When I was a little girl, we lived in a small, white, two-story house on a quiet street.
Our immediate neighbors were older, but down the street lived children to play with, a creek to ride our bikes through, and all the popsicles in outside freezers you could find on a sunny day.
We spent spring through fall running the streets together. Rarely were friends allowed inside houses.
In the winter we were too busy celebrating Halloween, then Thanksgiving, Christmas, and Valentine’s Day (which, in elementary school, was a huge deal) to worry about the bike riding.
Before long, it would be spring break, then Easter, and we’d be back to playing outside.
We knew two days by heart: when school started and when it ended.
My childhood wasn’t full of rainbows and unicorns. I endured a childhood that included alcoholism, abuse and divorce.
After my parents split up, there were nights I wasn’t sure where my food was coming from and days I didn’t know how I was getting to school without my own two feet (and our town was definitely not a walking town).
I think it was then, around fifteen or so, that I started to long for the simpler days of childhood.
The days where I could come home from school, make a snack, head upstairs to do homework while watching The Brady Bunch, and never wonder about what was going to happen to my family next.
Nights where TGIF was my biggest concern and I wasn’t worrying about my mom’s new boyfriend or how we were going to pay the light bill this month.
You’d think that I would delay growing up in an attempt to reclaim those innocent days of youth.
But I did the opposite. I married at twenty, and had four children before thirty.
I’m no psychologist, but I think there’s something behind starting a family so young.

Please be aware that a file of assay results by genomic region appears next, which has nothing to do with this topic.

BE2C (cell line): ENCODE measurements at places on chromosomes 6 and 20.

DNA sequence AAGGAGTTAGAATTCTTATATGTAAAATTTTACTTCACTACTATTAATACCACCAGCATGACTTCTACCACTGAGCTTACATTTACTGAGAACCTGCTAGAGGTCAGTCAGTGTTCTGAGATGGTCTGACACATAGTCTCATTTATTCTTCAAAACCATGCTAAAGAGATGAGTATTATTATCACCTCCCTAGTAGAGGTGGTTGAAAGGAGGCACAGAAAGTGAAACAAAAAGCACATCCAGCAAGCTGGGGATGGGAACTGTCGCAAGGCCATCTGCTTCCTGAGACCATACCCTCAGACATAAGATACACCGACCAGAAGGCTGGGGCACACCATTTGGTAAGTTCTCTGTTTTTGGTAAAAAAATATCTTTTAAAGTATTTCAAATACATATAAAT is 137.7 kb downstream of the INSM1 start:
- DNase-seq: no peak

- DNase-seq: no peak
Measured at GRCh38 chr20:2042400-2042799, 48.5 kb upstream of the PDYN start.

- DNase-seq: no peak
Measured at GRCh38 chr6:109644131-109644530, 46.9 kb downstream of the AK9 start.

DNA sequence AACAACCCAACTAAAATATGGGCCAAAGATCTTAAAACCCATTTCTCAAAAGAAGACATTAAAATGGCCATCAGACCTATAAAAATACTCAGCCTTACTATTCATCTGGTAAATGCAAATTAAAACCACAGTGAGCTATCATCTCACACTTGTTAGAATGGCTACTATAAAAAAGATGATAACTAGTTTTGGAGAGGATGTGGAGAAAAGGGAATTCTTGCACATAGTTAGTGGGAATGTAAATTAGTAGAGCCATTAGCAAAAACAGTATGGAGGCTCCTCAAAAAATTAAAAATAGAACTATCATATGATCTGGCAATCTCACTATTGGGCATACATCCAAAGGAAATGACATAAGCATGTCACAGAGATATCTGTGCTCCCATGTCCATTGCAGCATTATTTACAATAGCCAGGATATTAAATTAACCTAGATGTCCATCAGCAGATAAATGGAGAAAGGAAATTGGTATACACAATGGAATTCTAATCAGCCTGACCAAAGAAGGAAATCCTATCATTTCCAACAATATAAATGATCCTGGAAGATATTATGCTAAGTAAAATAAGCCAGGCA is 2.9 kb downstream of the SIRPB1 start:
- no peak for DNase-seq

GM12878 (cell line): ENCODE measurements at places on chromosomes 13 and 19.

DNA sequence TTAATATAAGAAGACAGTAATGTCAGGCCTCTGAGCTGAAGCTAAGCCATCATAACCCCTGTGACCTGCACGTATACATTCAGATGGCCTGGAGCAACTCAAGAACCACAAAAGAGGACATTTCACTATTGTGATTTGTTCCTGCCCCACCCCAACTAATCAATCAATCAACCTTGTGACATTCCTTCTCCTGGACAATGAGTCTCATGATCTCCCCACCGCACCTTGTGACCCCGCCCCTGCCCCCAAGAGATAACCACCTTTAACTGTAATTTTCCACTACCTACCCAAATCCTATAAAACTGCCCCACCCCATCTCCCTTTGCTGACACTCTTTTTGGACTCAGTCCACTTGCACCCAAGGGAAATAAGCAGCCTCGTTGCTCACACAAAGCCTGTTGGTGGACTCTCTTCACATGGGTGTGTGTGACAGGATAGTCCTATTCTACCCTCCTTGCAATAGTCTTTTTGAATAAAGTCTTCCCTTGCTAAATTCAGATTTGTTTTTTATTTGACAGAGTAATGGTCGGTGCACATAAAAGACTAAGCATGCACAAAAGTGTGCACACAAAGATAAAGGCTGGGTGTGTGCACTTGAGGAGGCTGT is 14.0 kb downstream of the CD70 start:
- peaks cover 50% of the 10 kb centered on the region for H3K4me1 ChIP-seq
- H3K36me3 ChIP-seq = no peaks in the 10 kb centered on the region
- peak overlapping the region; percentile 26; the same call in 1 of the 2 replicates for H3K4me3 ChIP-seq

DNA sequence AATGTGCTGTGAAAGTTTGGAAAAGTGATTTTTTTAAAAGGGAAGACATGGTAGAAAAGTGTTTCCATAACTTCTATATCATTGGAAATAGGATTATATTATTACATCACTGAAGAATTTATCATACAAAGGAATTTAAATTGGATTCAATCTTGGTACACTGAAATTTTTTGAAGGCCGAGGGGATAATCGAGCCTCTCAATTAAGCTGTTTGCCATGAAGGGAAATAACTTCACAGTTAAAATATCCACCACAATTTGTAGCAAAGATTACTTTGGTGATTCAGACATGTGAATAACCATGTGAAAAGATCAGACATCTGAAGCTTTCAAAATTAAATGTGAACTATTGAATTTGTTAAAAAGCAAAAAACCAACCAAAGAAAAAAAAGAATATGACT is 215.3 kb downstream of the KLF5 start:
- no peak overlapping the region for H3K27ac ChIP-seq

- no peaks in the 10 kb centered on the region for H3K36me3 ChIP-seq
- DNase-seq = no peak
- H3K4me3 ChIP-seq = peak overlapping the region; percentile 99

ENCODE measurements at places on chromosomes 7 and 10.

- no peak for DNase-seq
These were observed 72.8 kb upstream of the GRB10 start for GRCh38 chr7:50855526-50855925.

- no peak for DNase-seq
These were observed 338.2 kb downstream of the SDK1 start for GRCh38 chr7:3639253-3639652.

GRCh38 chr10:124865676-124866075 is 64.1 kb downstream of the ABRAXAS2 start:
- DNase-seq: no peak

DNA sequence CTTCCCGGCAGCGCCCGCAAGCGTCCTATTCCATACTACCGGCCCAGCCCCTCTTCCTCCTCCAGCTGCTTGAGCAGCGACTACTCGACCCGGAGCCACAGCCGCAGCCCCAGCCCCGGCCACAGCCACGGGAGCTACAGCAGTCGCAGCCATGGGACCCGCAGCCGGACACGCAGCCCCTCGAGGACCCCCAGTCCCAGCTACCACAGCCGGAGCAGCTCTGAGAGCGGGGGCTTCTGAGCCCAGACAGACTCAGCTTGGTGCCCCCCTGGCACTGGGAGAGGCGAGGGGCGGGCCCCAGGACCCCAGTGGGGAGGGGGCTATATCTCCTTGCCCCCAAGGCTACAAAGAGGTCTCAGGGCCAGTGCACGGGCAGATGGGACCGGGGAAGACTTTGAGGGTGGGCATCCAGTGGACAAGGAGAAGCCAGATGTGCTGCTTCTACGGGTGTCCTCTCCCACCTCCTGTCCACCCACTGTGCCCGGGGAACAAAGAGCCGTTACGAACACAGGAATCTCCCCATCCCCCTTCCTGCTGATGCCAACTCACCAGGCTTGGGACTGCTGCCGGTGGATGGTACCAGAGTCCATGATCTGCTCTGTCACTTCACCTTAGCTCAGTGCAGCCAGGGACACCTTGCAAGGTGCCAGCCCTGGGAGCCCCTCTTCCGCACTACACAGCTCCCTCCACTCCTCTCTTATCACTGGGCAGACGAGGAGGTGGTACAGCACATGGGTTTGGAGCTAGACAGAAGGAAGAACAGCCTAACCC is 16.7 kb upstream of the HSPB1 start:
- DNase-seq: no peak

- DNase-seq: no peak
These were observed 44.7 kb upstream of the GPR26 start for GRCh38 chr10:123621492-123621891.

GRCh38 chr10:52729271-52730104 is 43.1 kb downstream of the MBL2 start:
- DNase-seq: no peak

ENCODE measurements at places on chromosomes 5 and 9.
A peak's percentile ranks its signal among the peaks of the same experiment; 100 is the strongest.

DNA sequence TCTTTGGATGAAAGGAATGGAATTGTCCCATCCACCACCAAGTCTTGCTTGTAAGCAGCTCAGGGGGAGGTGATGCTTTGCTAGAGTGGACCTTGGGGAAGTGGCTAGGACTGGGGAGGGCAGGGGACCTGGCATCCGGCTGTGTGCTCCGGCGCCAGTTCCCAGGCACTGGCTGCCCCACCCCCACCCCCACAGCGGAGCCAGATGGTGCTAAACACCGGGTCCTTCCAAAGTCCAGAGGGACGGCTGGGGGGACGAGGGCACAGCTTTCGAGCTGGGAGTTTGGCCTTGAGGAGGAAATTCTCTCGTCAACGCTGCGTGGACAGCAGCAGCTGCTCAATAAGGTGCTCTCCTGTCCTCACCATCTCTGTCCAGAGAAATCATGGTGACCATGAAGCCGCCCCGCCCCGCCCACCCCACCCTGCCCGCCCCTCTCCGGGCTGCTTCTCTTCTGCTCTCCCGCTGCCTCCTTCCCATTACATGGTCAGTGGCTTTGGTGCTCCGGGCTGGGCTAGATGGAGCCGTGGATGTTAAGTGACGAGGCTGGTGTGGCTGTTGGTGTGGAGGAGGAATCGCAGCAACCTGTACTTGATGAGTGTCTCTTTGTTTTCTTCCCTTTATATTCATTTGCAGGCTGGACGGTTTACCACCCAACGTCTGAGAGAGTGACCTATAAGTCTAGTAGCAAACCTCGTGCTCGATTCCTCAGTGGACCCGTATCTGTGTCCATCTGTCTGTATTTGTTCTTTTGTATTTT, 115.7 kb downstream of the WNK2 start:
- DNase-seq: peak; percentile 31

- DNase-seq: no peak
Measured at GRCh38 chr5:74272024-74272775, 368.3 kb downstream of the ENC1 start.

People nowadays are too selfish to do it. We want to “find ourselves” or “live our life.”
When you start a family young, you’re either running towards someone or running away from something.
I was definitely running away.
I thought that having a new family could magically fix my issues.
Being a good mother would somehow make me forget that I hadn’t had that great of an experience with my own.
Having a husband would make me forget about the days I hated my father for his control and his madness.
Of course, no healing happened.
In fact, children opened wounds I didn’t know existed.
I celebrated twenty years of marriage yesterday.
My husband and I are proud, no doubt.
Married young, one child going into the marriage, one not far behind.
No money, no direction, no jobs.
Yet, we stuck it out. Through peaks and valleys, we woke up and chose to try again, day by day, for two decades.
We’re not special, and we’re certainly not alone. Many couples have fought harder and stayed together longer.
We’re also no better than anyone else. A couple choosing to end a marriage doesn’t deserve shame or judgment. They deserve empathy and community.
When people ask my husband and me how we did it, we both answer with one word:
His was wonderful and ideal. Mine, while not as surreal, also left me with a few good memories I cherish.
And maybe that’s what I really miss, after all.
It’s not so much that my childhood was perfect. It wasn’t.
It’s not the TV shows, the bike rides, the kids in the neighborhood, the holidays.
No, it’s remembering what I once had that no longer exists.
My family. What we were. What we’ll never be again.
It’s not the childhood I miss.
It’s the innocence that resided within it.